1. Deprecating and Deleting an API

Let us now see how we can gracefully end the life of an API. When I talk about API here in this particular lecture, I do not mean API means the APA implementation, okay? Because API implementation is agnostic to the APA client. API client do not see the API implementation, correct? They only see the API interface that is exposed on the APA manager. That is the place where they come to know the APA endpoints and the policy enforcement kick in and all the interactions they do. The APA manager is the first place the client talks to, okay? That is why the API implementation is irrelevant to the APA clients. So I’m not talking about that implementation, which is the actual code. I am talking about the API itself, which is an APA manager. The reason being there is no special interest in the lifecycle termination of the AP implementation, okay? It is just a mule app running on the mule runtime, correct? So in background, if you have a new logic implemented by respecting the RAML spec, the request response and all the agreed policies of that particular API, you can very well seamlessly deploy a new application and point that to your API and delete the old driven correct? Like we discussed in the versioning of the API section. Okay? If you remember, there was a versioning API lecture in the previous sections, correct? We discussed, right? If there is a major, minor and patch three daughter of the versioning major, minor, dot patch, as long as the fix is patch or minor, the client need not worry because for the patch fix, the client need not even know that we have done the patch fix because we anyway only give the first version.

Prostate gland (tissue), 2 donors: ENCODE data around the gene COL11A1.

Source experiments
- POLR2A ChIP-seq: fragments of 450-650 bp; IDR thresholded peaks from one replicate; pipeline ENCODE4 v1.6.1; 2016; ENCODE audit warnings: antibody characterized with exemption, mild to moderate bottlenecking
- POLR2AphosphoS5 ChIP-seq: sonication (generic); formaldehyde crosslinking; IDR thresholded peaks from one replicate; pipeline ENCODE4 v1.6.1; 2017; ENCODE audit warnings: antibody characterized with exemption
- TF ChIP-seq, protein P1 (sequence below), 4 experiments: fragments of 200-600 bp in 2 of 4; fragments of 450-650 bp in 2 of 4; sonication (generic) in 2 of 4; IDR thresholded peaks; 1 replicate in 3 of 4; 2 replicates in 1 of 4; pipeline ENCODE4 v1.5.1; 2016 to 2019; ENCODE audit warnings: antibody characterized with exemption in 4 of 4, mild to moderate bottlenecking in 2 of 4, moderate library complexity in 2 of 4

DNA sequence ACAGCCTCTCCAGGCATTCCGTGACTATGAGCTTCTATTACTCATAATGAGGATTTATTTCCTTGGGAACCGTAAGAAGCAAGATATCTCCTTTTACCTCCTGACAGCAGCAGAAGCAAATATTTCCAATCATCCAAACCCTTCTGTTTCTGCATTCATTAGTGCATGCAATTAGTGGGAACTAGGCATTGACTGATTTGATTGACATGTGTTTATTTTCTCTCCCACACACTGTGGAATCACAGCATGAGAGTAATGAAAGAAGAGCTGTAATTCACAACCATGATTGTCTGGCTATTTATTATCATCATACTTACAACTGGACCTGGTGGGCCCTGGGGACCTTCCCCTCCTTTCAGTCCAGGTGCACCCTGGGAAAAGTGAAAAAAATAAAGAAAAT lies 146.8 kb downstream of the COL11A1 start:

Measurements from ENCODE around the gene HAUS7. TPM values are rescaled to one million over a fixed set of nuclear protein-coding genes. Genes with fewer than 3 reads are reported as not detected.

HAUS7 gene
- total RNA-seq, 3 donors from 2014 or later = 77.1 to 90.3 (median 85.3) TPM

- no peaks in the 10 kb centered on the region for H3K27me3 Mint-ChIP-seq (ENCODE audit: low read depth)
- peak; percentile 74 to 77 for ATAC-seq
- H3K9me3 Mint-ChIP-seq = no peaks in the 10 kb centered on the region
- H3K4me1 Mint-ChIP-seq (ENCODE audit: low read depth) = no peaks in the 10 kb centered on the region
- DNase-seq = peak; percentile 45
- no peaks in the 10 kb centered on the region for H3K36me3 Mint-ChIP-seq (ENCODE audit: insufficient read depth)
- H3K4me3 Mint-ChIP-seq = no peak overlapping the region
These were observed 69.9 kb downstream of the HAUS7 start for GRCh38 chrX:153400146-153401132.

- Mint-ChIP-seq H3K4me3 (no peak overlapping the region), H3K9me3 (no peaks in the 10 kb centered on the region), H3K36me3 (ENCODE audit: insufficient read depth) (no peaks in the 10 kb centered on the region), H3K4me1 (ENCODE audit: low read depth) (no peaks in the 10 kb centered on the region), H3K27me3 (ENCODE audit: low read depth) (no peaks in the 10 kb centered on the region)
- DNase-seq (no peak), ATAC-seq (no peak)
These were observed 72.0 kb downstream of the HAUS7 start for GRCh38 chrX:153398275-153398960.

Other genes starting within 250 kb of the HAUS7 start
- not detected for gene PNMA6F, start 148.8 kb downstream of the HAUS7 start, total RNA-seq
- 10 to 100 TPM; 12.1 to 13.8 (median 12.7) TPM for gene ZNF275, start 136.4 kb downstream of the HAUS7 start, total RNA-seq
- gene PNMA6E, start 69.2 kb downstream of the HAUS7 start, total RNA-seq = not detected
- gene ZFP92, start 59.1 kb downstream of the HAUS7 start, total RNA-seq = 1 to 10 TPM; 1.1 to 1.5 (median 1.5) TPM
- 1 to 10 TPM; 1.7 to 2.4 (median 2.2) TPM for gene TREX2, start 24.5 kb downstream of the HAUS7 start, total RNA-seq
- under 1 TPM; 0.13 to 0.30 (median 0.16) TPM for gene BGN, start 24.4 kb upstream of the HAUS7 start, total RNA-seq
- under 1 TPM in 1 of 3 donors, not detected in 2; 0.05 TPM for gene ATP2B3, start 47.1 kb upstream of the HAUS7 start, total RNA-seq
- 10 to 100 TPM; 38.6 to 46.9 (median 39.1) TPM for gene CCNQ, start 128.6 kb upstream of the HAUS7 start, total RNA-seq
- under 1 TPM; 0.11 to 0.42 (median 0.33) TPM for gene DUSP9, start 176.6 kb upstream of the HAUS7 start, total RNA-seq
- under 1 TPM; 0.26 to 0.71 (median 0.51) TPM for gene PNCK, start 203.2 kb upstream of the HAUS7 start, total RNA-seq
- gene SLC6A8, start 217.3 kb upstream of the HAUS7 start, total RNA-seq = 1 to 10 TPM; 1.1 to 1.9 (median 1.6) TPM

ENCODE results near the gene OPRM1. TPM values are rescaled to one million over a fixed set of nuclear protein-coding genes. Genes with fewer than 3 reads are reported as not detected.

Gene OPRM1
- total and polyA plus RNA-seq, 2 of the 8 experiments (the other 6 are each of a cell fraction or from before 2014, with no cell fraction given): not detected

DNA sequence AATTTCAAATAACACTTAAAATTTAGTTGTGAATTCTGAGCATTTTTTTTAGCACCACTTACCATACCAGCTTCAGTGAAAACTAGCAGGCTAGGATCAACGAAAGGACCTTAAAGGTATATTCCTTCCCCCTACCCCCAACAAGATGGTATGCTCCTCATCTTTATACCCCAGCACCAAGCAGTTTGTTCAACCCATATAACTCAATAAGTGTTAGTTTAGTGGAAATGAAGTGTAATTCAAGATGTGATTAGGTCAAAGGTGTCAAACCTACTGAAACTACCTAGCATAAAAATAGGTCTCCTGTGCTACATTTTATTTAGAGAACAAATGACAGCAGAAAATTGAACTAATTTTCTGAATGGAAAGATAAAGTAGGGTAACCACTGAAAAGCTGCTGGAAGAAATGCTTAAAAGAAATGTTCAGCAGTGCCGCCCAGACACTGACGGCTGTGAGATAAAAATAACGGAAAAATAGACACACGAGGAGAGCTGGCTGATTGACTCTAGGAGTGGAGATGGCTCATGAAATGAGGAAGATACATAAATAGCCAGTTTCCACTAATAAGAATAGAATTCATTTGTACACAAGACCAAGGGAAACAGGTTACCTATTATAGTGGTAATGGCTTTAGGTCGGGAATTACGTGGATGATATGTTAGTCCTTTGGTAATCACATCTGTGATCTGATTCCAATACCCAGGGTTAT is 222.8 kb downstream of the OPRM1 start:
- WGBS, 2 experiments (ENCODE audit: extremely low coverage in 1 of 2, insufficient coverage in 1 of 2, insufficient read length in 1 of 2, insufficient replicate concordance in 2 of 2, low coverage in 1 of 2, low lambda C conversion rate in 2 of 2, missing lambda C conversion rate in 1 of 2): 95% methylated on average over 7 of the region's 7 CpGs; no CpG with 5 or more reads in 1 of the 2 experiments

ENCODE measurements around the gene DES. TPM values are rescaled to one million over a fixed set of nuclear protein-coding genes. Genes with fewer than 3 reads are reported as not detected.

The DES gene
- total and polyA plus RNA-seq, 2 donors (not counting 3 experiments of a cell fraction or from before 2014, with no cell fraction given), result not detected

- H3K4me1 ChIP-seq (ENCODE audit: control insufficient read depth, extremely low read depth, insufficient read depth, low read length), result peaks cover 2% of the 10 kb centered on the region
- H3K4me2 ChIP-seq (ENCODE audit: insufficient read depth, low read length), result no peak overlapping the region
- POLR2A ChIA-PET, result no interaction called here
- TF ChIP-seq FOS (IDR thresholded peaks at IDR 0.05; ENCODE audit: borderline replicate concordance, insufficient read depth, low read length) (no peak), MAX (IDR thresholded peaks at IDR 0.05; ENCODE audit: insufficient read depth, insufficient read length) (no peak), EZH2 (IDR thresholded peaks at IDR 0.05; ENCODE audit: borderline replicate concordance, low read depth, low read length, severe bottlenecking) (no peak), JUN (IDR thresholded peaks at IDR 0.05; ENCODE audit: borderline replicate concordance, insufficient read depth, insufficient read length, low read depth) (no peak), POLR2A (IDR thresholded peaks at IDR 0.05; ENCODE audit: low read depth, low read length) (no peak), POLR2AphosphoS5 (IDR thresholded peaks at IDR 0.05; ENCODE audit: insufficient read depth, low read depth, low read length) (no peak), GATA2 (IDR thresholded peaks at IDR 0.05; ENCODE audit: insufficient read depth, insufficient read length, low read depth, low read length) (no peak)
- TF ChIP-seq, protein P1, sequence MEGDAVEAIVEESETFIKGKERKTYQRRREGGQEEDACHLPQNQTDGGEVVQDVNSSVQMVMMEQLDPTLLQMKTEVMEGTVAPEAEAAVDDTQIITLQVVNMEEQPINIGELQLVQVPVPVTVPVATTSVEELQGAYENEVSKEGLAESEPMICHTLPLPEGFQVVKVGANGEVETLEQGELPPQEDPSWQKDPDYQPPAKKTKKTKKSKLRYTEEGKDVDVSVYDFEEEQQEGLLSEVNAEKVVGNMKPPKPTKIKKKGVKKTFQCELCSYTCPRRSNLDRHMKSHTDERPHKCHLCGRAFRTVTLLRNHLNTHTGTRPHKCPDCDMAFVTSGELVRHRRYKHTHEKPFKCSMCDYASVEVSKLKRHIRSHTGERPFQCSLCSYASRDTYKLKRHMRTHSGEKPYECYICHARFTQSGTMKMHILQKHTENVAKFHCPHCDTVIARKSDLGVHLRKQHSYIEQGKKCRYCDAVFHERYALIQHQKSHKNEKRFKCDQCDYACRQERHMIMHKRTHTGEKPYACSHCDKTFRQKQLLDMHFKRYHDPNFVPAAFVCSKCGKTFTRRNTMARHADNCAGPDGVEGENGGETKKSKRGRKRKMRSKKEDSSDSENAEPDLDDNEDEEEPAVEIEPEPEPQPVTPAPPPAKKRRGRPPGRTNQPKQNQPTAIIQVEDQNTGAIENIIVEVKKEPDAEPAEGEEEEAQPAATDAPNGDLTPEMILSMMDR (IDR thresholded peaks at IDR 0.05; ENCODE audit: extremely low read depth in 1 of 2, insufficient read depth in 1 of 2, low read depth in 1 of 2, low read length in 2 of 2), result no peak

Then the fixes that are minor may help the customer if they want some new feature but won’t break the existing one. So there also you don’t need to specially inform the customer to change their endpoint or change their code cut. But only the breaking one is a major one. If there is a major one, that means they may have to change the endpoint or code depending on the impact of the change and how to repoint stuff cut, they can’t work on the existing AP.